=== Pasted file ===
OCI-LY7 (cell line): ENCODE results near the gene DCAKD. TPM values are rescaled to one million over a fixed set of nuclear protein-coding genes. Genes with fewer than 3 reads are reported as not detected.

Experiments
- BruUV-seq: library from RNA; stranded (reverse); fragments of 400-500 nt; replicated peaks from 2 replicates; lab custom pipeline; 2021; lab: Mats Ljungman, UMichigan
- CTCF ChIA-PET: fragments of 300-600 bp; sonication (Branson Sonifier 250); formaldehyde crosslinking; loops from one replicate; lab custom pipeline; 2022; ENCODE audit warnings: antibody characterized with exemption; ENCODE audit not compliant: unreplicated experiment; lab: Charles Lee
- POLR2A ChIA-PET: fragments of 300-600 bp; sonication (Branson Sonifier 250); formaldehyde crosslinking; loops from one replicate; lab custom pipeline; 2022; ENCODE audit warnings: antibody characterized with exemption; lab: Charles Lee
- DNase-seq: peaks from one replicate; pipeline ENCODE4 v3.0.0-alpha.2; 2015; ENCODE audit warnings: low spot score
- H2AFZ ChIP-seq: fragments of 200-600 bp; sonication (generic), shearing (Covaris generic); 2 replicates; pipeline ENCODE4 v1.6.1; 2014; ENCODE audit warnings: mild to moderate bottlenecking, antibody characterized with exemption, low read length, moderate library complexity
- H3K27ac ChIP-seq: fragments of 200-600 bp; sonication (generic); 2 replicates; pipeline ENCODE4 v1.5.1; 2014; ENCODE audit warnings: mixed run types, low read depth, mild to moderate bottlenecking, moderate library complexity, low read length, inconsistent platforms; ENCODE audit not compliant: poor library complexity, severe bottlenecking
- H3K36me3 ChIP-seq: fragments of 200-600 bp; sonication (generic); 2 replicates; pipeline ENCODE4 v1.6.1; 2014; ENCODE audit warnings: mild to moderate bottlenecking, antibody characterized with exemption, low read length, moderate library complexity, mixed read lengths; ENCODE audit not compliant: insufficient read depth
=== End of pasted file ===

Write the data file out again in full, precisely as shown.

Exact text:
OCI-LY7 (cell line): ENCODE results near the gene DCAKD. TPM values are rescaled to one million over a fixed set of nuclear protein-coding genes. Genes with fewer than 3 reads are reported as not detected.

Experiments
- BruUV-seq: library from RNA; stranded (reverse); fragments of 400-500 nt; replicated peaks from 2 replicates; lab custom pipeline; 2021; lab: Mats Ljungman, UMichigan
- CTCF ChIA-PET: fragments of 300-600 bp; sonication (Branson Sonifier 250); formaldehyde crosslinking; loops from one replicate; lab custom pipeline; 2022; ENCODE audit warnings: antibody characterized with exemption; ENCODE audit not compliant: unreplicated experiment; lab: Charles Lee
- POLR2A ChIA-PET: fragments of 300-600 bp; sonication (Branson Sonifier 250); formaldehyde crosslinking; loops from one replicate; lab custom pipeline; 2022; ENCODE audit warnings: antibody characterized with exemption; lab: Charles Lee
- DNase-seq: peaks from one replicate; pipeline ENCODE4 v3.0.0-alpha.2; 2015; ENCODE audit warnings: low spot score
- H2AFZ ChIP-seq: fragments of 200-600 bp; sonication (generic), shearing (Covaris generic); 2 replicates; pipeline ENCODE4 v1.6.1; 2014; ENCODE audit warnings: mild to moderate bottlenecking, antibody characterized with exemption, low read length, moderate library complexity
- H3K27ac ChIP-seq: fragments of 200-600 bp; sonication (generic); 2 replicates; pipeline ENCODE4 v1.5.1; 2014; ENCODE audit warnings: mixed run types, low read depth, mild to moderate bottlenecking, moderate library complexity, low read length, inconsistent platforms; ENCODE audit not compliant: poor library complexity, severe bottlenecking
- H3K36me3 ChIP-seq: fragments of 200-600 bp; sonication (generic); 2 replicates; pipeline ENCODE4 v1.6.1; 2014; ENCODE audit warnings: mild to moderate bottlenecking, antibody characterized with exemption, low read length, moderate library complexity, mixed read lengths; ENCODE audit not compliant: insufficient read depth